Anyone who has seen the likes of The African Queen, Dances With Wolves and the Twilight Zone Episode: A Hundred Yards Over The Rim, wont be particularly surprised by what transpires in eventuality. But Berenger and Hershey make for a nice duo to be in the company of, while Kip the dog steals the film from both of them! Though story is set in Montana, film was shot on location in Alberta and British Columbia, and here is the film's trump card, where Lindenlaub's photography is quite simply stunning. In fact his work, and that of Arnold, whose score darts in and out of the landscape, deserves to be in an "A" grade movie. It rounds out as very watchable, a professional picture that just about manages to sustain interest and good will for the two hours run time. 7/10
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A great modern times western
dstuller23 May 2000
This movie reminds me a lot of "Lost Horizon". The scenery is beautiful and anyone that's ever been up in that area can attest to it. It's both a chick flick and a guy's movie because of the great mix of emotion, excitement and action. A couple of things in the movie are a little hard to swallow, but so are a lot of things in James Bond or Indiana Jones pic's, and it never stopped anyone from liking them. Tape it or rent it if you haven't seen it, you won't be disappointed.
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Wilfred........I'm begging ya...........
boardwalk_angel31 October 2004
"!!" Fun.. modern, 'fantasy western'........with a great score..breathtaking scenery.....and wonderful sense of adventure. As an afterthought........the studio added a pointless narration by an uncredited Wilford Brimley.......arguably the most irritating..annoying..unnecessary voice over I've ever heard......this is called the Theatrical audio on the disc...& should be avoided like a week old plate of beans.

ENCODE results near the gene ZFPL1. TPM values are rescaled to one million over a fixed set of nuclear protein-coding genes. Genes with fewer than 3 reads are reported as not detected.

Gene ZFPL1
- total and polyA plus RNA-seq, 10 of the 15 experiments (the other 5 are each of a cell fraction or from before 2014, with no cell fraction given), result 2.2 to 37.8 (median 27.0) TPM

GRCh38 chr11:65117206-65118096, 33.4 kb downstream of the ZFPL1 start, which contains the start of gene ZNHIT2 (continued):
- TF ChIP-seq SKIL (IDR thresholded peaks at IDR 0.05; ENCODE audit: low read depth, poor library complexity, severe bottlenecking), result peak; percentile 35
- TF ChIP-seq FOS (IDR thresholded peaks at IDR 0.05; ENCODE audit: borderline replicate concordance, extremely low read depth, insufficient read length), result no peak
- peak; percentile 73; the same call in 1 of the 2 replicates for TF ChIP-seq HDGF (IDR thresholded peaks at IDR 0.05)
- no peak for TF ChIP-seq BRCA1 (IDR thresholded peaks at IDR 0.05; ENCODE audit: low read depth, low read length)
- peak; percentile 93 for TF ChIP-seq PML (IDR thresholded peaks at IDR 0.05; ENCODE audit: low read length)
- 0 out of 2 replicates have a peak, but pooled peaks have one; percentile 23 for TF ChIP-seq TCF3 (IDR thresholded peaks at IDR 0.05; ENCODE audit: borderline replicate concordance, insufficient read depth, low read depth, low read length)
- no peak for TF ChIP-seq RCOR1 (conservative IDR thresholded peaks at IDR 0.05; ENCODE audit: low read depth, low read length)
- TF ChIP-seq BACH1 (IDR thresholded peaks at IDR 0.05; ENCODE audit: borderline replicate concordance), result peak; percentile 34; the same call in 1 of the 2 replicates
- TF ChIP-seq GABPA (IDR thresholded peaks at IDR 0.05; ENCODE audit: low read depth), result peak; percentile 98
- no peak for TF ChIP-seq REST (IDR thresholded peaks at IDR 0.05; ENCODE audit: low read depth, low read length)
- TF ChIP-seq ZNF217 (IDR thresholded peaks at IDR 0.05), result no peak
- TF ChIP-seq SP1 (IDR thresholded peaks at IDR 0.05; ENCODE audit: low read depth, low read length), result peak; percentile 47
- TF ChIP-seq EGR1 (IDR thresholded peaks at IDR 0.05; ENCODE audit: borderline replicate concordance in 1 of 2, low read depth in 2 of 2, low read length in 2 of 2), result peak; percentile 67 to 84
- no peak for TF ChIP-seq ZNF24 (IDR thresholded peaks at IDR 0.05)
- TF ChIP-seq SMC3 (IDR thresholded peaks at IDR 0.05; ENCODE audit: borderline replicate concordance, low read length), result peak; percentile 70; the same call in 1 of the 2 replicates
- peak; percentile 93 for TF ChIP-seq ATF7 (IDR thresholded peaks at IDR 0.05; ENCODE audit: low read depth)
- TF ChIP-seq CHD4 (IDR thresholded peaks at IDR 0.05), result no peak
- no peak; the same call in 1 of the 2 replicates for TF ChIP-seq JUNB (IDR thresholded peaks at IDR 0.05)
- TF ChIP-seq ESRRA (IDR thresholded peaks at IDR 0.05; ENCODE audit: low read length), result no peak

Before you play it..go to the 'Languages' section on the DVD..choose the Director's audio version...& enjoy this improbable little gem of a film.
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Unlikely premise, great movie
AirborneRanger3 September 2009
If you can get past the premise, this is a really good movie. It has all of the elements you could ask for. The cinematography is stunning. After seeing this movie, I started looking at real estate in Banff. There is romance with good and believable chemistry between the leads, well done and believable conflict between Gates and his father in law, humor, commentary on the American West in the form of a moral lecture, and the initial conflict between the two Alpha males that turns to respect and then friendship.